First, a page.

See our review

Compared to other brands


  • Easily customizable. Ducky keyboards are very customizable. You can purchase them in a wide variety of switches, colorways, and sizes. Each keyboard comes with a keycap puller, and you can purchase different colored keycaps on their website, allowing you to design your keyboard how you like. Most of their boards have a hot-swappable printed circuit board (PCB), meaning you can change out the stock switches without having to solder.
  • Excellent typing quality. These keyboards usually come with lightly textured PBT keycaps that feel great on the fingertips. The keys are stable and well-spaced, so Ducky keyboards have one of the best feeling typing experiences you can find on an out-of-the-box unit.
  • Tons of features. Ducky keyboards are loaded with extra features. Every key is macro-programmable, and there are two layers of hotkeys you can access. There are also DIP switches that allow you to change the location of the Windows, Fn, and Caps Lock keys rather than using companion software for these tasks.
  • Limited software. The main downside to a Ducky keyboard is the lack of dedicated software. Although some models have software to customize RGB lighting settings, you can't set macros. All macro programming is done directly on the keyboard, which can be hard to learn for some people. That said, some people may prefer the ability to program without installing additional software on their computer.
  • Cheap USB-C cable. Even though the keyboards are typically very well-built, Ducky usually includes a cheap and generic USB-C cable. It retains kinks easily and may even have generic markings on it. Luckily, it's detachable if you want to replace it.
  • Only purchasable via third-party. Unlike many other keyboards that are sold directly by the manufacturer, or found readily available on popular online marketplaces like Amazon, Ducky keyboards are limited to select vendors depending on what country you're in. This means they can be a little unintuitive to purchase as you'll have to go to their website, find a sales partner, and purchase from there.

Ducky vs Razer

Razer keyboards are designed primarily for gaming use, so they often outperform Ducky's models in terms of latency. However, Ducky's keyboards are a bit more versatile thanks to their switch options and typing experience, making them a better choice if you're looking for one keyboard to use for both working and gaming. However, Razer keyboards have software for in-depth customization whereas only a few Ducky models have companion software that only allows you to adjust the RGB backlighting.

Ducky vs Logitech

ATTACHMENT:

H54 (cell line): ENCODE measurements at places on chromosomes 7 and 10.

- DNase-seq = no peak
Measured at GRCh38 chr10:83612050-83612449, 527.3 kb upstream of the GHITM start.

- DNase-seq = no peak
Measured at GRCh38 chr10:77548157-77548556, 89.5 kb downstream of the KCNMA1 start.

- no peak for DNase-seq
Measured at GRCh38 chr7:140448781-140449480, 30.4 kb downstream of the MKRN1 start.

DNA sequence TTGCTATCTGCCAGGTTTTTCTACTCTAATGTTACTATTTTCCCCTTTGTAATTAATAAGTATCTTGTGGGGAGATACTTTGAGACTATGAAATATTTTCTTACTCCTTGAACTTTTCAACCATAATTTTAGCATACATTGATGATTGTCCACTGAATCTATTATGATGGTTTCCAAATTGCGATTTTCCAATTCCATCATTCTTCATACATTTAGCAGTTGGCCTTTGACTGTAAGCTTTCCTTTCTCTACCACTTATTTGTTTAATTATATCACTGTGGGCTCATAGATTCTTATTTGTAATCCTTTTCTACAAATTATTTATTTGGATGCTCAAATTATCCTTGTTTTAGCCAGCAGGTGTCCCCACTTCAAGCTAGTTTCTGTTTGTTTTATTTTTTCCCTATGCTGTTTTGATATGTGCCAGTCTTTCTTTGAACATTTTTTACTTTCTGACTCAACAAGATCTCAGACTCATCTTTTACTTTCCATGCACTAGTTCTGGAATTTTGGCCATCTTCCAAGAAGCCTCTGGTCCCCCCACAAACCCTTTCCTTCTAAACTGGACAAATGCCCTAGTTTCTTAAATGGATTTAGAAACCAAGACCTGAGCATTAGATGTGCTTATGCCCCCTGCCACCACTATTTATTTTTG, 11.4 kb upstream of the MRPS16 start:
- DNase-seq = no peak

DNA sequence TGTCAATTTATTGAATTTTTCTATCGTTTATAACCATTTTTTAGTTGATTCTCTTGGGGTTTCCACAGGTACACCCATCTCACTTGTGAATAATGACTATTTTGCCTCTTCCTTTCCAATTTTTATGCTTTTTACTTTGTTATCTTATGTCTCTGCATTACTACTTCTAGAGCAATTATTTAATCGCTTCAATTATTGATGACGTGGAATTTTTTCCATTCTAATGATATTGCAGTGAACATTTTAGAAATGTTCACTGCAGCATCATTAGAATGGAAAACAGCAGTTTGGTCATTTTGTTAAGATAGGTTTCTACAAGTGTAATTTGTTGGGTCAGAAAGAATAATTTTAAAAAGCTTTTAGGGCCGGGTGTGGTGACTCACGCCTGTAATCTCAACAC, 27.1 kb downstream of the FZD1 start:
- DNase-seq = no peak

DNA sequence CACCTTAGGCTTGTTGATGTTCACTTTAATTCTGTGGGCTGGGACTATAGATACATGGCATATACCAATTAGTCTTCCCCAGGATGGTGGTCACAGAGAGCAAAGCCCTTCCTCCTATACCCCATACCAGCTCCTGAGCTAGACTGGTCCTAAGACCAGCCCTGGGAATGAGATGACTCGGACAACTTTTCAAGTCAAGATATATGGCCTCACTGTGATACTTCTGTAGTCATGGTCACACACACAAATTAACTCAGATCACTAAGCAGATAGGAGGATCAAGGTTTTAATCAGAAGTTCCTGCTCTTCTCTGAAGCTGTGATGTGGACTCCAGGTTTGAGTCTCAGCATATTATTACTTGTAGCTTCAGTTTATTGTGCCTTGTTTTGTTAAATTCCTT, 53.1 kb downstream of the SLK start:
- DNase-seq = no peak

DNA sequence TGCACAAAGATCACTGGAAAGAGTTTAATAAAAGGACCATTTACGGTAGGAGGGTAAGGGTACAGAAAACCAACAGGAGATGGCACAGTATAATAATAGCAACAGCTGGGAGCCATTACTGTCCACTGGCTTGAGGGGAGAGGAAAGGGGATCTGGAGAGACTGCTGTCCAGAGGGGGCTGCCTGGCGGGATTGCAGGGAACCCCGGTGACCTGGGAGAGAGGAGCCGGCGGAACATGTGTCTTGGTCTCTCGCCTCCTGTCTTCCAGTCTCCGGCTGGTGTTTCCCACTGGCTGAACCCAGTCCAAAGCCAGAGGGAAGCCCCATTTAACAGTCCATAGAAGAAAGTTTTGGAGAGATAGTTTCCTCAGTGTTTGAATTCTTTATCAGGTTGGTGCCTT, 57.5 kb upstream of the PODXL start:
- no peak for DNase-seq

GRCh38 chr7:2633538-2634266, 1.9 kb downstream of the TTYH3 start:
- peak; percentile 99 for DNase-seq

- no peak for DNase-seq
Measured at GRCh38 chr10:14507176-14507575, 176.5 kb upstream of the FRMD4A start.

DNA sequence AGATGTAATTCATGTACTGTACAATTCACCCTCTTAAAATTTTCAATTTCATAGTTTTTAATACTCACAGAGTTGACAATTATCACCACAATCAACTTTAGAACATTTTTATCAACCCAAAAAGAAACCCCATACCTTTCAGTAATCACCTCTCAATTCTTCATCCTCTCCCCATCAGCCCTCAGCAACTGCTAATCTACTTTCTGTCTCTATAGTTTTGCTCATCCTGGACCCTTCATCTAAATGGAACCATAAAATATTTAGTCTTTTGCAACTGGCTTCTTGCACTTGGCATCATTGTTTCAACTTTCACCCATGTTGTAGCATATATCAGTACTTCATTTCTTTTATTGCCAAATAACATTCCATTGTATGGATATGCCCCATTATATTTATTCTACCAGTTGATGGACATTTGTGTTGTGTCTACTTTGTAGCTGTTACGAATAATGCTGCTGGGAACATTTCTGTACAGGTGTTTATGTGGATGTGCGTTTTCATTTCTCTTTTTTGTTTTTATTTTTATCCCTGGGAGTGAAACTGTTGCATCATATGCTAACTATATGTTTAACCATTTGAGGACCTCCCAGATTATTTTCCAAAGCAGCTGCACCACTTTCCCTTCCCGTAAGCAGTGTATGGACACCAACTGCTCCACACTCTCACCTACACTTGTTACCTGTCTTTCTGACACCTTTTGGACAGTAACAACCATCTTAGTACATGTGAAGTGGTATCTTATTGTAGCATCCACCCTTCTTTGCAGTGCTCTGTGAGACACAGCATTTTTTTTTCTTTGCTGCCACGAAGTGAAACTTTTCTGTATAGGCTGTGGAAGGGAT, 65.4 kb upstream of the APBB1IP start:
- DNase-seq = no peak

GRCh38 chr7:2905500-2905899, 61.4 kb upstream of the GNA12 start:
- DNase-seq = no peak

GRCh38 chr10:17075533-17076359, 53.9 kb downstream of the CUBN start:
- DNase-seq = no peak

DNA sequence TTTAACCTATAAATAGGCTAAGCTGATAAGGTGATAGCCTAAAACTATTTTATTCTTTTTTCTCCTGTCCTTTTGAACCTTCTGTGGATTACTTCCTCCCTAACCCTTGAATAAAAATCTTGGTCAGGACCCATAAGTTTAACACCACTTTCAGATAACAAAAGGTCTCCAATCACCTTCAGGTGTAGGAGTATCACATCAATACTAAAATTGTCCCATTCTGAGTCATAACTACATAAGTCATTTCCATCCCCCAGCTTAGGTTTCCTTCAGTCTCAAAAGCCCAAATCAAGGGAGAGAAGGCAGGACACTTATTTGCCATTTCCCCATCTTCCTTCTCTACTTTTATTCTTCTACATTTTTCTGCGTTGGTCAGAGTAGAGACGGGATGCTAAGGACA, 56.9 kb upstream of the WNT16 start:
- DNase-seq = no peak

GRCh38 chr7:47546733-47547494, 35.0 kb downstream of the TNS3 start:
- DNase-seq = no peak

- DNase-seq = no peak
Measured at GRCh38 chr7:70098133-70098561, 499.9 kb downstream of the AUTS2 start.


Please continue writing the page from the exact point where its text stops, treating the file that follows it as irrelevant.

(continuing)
Logitech's range of products is significantly wider than Ducky's, as Logitech makes budget-friendly scissor-switch boards, high-end mechanical gaming units, and everything in between Logitech also makes wireless units, whereas Ducky only makes wired-only keyboards. That said, Ducky's keyboards, while similar across models, have higher build quality as they use PBT keycaps and their keyboards very rarely suffer from deck flex.

Other major companies, like Razer and Logitech, have bigger lineups compared to Ducky. However, you know what you're getting with a Ducky keyboard since most of them are so similar; they're all well-built, and quality control is excellent. Ducky offers more customization options in terms of aesthetics and switch types. If you don't mind the lack of dedicated software, Ducky's options are as good as the competition.

Recent Updates

  1. Sep 19, 2022: Overhauled article to better reflect the current Ducky lineup of products and align with user expectations. Updated the compared to sections for relevance and added a new "con" about purchasing availability.

  2. May 04, 2022: Replaced the Ducky One 2 RGB TKL with the Ducky One 3 as 'Best Ducky Keyboard For Gaming' as the One 3 has better latency and is more readily available.

  3. Jan 07, 2022: Verified product availability and made minor alterations for text accuracy; no changes to our picks.

  4. Sep 09, 2021: Updated text for clarity and accuracy.

  5. May 12, 2021: Replaced the Ducky One 2 Mini V1 with the Ducky One 2 Mini V2 since it's the upgraded version of the same board.

Conclusion

Overall, Ducky produces highly customizable keyboards, and you can purchase them in a variety of color variants, giving your gaming setup a unique aesthetic. They have outstanding typing quality, which is great if you also want to use them for the office, and they're very well-made. Taken together, these qualities all but guarantee that you can find a Ducky keyboard that suits your needs.

Test results